Wild center Mikko Koivu (left)

John Ulan, Associated Press

WILD VS. ANAHEIM • 7 tonight at Xcel Energy Center • TV: FSN (100.3-FM)

Wild's top-line engine sputtering

  • Article by: MICHAEL RUSSO
  • Star Tribune
  • October 27, 2011 - 12:34 PM

Mikko Koivu is "not that big on stats," and General Manager Chuck Fletcher says the Wild captain's "value goes beyond stats."

"To define Mikko by statistics is to miss the whole point of what he's all about," Fletcher said after signing Koivu to a seven-year, $47.25 million extension on July 15, 2010.

Fair or unfair though, most players are judged by stats. In eight games heading into Thursday's latest Koivu brother showdown -- Saku vs. Mikko, Anaheim at Wild -- Mikko Koivu has no goals and three assists.

That is the same stat line as rookie Brett Bulmer ... but Koivu has played 10 more minutes a game and 27 1/2 more minutes on power plays.

More was expected to start the season from the Wild's No. 1 center, especially when Koivu is considered the Wild's engine, his team is 3-2-3, his highly touted first line appears to have been broken up and he's in the first year of that monster contract.

Judging by practice the past three days, Koivu will center Dany Heatley (his linemate from Day 1 of training camp) and Cal Clutterbuck against the Ducks, while Devin Setoguchi will move to the second line.

The Setoguchi-Koivu-Heatley trio tore it up during the preseason, but as Koivu even says, "Preseason, I don't think that's any standard."

"There's been a lot of change. Not even just systems and coaches, but there's a lot of new players, too, and he had a lot of chemistry with his linemates in the past," Fletcher said, referring to the Andrew Brunette-Koivu-Antti Miettinen staple of the past three seasons. "We bring new players in, and everybody's trying to get acclimated.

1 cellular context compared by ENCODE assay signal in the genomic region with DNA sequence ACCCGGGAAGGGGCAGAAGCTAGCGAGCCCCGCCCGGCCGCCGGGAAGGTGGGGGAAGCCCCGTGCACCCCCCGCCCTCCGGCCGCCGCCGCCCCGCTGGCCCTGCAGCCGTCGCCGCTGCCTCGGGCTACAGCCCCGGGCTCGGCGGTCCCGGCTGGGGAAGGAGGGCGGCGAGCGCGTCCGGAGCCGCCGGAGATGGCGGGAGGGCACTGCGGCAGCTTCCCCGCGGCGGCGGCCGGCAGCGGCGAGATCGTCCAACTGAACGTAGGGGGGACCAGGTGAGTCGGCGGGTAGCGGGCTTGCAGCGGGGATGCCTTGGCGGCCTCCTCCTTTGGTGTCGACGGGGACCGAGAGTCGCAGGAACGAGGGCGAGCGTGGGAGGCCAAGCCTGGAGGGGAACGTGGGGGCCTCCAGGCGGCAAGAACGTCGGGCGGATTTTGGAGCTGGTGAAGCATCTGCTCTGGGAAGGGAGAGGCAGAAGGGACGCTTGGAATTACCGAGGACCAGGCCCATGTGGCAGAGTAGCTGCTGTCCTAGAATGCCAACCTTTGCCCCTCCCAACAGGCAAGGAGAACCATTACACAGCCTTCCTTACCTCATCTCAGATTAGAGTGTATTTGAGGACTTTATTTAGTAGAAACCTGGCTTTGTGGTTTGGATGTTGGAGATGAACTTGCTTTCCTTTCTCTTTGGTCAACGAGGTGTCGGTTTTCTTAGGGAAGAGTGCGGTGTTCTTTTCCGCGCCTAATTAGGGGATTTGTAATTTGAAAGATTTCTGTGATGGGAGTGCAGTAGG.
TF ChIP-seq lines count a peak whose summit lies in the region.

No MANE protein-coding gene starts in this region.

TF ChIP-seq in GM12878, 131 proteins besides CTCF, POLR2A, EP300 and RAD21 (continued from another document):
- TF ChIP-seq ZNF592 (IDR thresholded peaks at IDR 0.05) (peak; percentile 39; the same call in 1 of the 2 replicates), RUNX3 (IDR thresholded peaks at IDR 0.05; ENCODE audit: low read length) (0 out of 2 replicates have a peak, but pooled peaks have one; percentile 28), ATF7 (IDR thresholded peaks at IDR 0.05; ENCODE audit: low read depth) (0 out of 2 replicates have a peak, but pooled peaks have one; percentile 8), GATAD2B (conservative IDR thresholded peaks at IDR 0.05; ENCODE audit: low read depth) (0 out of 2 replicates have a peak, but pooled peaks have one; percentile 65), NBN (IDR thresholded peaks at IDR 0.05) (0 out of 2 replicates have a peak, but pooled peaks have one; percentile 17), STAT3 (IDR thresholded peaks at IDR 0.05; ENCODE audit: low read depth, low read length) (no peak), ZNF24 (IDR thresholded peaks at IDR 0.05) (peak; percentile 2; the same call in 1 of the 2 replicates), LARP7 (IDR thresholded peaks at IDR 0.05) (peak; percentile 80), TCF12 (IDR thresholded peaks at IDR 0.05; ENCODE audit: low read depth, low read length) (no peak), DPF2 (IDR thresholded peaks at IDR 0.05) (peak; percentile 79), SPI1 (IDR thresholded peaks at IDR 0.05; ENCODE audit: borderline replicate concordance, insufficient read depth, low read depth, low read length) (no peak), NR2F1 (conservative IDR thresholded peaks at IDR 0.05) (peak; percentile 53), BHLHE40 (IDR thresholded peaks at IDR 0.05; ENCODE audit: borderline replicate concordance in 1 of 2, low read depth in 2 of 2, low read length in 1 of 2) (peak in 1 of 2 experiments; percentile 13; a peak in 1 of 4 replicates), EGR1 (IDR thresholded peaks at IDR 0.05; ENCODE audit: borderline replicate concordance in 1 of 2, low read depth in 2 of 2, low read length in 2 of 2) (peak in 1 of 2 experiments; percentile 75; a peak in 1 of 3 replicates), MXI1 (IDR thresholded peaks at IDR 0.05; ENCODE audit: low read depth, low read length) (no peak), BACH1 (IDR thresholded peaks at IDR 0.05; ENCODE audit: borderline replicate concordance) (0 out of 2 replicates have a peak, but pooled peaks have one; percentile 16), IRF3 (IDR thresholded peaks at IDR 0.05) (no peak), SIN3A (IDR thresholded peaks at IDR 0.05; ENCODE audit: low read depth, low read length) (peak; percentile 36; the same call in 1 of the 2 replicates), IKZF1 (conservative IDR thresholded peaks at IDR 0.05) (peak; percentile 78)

"We're eight games in. Seventy-four more to go. Is it going to take 20 games? Is it going to take 40 games? I don't know. But to suggest that after eight games you're going to have chemistry, it'd be a wonderful concept, but I don't think that concept's based in reality."

Coach Mike Yeo raved about Koivu after Monday's practice, saying, "Nobody feels like practicing today. Not one guy in there. They're all tired, they're all sore, and you come back from that West Coast trip and now you've got three days of practice.

"To me, he worked so hard [Monday] that the rest of the group had no choice but to work like that."

Yeo then praised Koivu's defensive-zone coverage this season, calling that part of his game "outstanding."

But Koivu makes $7.29 million this year, including a $1.89 million bonus paid July 1, and presumably he doesn't make that kind of loot solely to work hard in practice and be good defensively.

Koivu has 18 shots (2.25 a game) and no goals in 17 games dating to last season.

Last Thursday in Edmonton, Heatley led a 3-on-2 up ice. Heatley fed Koivu between the circles -- a prime shooting area. Instead of shooting, Koivu passed back to Heatley, who didn't seem to expect the puck back. By the time Heatley got a shot off, he was at an awkward angle and backhanded the puck over the net.

Yeo wants Koivu to have more of a "shooter's mentality."

"I don't think he's alone with that," Yeo said of Koivu. "I think our whole team passes up shots big time. ... It's not like we're trying to ask you to take the skill out of your game by shooting the puck. We have to start building that shooting mentality. We don't have that yet, and I consider [Koivu] part of that. He's been shooting more pucks. But for me, I think he can bring a whole other level there."

Watching clips of the Setoguchi-Koivu-Heatley line, Yeo also felt there was too much "watching and waiting for somebody else to do something." That's why he has broken it up against the Ducks.

"Mikko's feeling like, 'I've got these guys with me right now, I've got to get them the puck,'" Yeo said. "I just want him to concentrate on playing. Just play. If the situation calls to shoot it, great. If it calls to pass it, pass it. Without question it's between the ears right now a little bit for all three of them."

Koivu always has been even-keeled. Outwardly, he doesn't get too high when things go well, too low when things don't.

So predictably, Koivu's not worried.

"I think I'm still getting shots like I usually do," he said. "I just need to keep shooting. I think the offense is there. We're just not finding the net right now. If we keep getting chances, it's just a matter of time. It will go in eventually."

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